There are already methods and examples of how universities can take their ethical responsibilities more seriously. The American Psychological Association encourages instructors to deliberately foster a learning atmosphere that promotes ethical student behaviour. They suggest that teaching academics demonstrate ethical behaviour in the way that a course is assembled and delivered, in order to act as a model or template for student behaviour. Do as I do, not as I say.

Research from Russia has suggested that universities should develop ethics centres that help students and staff make good decisions in contact sessions. The University of York in the UK offers a strategic commitment in the form of a code of practice and principles for good ethical governance. This code “applies to all academic activity undertaken in the university’s name or on its behalf, including research, teaching, consultancy and outreach work”. To ensure buy-in and a degree of ownership by staff and students, it is recommended that such stakeholders are involved in the process of generating these codes.

It is also time for HEIs to implement Education for Sustainable Development, so that students, staff and graduates can meaningfully critique the prevailing, yet unsustainable, market-driven model that is pushing us like lemmings over the edge of the climate change cliff. Likewise, the People and Planet fossil fuel campaign requires universities to enact net zero policies with urgency rather than at some vague aspirational date in the future and even produces its own league table ranking UK universities according to their fossil-free commitments.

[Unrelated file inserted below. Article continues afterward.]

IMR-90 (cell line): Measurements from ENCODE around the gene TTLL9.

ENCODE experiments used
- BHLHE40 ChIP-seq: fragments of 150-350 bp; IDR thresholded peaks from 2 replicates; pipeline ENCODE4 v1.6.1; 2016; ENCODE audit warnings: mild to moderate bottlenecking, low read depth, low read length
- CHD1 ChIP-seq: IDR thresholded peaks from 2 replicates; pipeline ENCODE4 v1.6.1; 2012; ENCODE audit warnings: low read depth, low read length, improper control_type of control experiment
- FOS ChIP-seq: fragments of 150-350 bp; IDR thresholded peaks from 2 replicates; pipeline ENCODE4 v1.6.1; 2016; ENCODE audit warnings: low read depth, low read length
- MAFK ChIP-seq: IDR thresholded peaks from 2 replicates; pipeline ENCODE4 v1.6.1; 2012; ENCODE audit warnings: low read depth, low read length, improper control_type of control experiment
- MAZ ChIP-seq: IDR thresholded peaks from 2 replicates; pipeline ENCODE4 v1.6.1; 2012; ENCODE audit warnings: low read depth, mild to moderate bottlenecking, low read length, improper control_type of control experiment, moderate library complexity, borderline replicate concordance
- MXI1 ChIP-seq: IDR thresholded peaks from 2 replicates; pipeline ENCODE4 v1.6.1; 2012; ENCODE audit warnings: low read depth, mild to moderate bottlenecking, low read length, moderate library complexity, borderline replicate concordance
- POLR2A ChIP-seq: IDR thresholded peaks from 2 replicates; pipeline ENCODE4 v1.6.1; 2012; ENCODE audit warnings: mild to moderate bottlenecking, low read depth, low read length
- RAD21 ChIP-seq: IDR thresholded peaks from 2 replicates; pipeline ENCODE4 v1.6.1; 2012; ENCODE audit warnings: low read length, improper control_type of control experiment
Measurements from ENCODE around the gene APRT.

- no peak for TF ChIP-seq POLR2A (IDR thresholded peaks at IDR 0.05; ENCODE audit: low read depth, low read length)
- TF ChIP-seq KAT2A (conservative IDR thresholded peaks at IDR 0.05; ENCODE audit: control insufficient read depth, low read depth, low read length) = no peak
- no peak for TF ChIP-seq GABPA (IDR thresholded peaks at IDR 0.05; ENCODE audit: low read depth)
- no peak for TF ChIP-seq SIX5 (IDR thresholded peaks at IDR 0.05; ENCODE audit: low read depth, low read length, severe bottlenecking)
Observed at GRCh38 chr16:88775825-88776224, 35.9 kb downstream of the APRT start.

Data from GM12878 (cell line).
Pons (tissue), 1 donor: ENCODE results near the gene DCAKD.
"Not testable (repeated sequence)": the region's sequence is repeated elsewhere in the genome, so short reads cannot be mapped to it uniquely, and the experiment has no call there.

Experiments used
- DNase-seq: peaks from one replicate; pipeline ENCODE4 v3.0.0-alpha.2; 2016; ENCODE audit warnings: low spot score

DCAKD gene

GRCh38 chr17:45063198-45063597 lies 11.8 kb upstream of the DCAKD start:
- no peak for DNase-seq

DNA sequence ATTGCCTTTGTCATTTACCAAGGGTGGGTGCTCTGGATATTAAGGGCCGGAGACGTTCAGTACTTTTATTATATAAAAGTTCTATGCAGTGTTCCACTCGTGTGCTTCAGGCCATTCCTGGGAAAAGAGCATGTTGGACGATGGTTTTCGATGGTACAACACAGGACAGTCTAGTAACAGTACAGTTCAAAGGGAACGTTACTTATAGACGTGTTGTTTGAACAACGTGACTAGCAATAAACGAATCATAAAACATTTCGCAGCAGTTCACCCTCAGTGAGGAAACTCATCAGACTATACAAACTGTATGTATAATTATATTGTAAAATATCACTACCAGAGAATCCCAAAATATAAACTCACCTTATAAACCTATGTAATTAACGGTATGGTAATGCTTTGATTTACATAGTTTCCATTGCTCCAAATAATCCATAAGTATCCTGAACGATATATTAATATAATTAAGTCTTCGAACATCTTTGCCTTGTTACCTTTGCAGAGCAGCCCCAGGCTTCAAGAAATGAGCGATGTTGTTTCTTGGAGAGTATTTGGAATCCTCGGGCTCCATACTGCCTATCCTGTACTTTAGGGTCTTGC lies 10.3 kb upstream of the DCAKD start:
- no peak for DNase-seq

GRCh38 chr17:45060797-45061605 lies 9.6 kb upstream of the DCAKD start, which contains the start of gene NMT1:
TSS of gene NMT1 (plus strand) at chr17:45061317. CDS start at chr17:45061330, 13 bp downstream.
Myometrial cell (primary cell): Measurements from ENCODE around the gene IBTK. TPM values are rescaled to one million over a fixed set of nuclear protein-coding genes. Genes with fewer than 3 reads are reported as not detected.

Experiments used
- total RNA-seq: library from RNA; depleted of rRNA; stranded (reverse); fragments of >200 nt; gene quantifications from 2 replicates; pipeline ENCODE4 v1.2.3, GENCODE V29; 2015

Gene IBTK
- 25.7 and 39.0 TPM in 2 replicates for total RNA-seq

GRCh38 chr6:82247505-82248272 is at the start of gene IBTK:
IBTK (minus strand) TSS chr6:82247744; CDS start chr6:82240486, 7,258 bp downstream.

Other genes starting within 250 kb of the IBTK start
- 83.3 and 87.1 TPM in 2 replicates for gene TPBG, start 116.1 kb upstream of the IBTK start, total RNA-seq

The Institute of Business Ethics concluded in a report that “there is no coherent or consistent approach to documenting ethical policy in UK HEIs at present”. Surely now is the time for universities to deliver policies that set the parameters and implementation by which they act. As well as providing critical commentary on actions by other organisations, universities themselves must speak from a position of integrity and transparency – otherwise their words will continue to ring hollow on the biggest issues.

James Derounian lectures on community governance. He is a National Teaching Fellow and a visiting professor at the University of Bolton.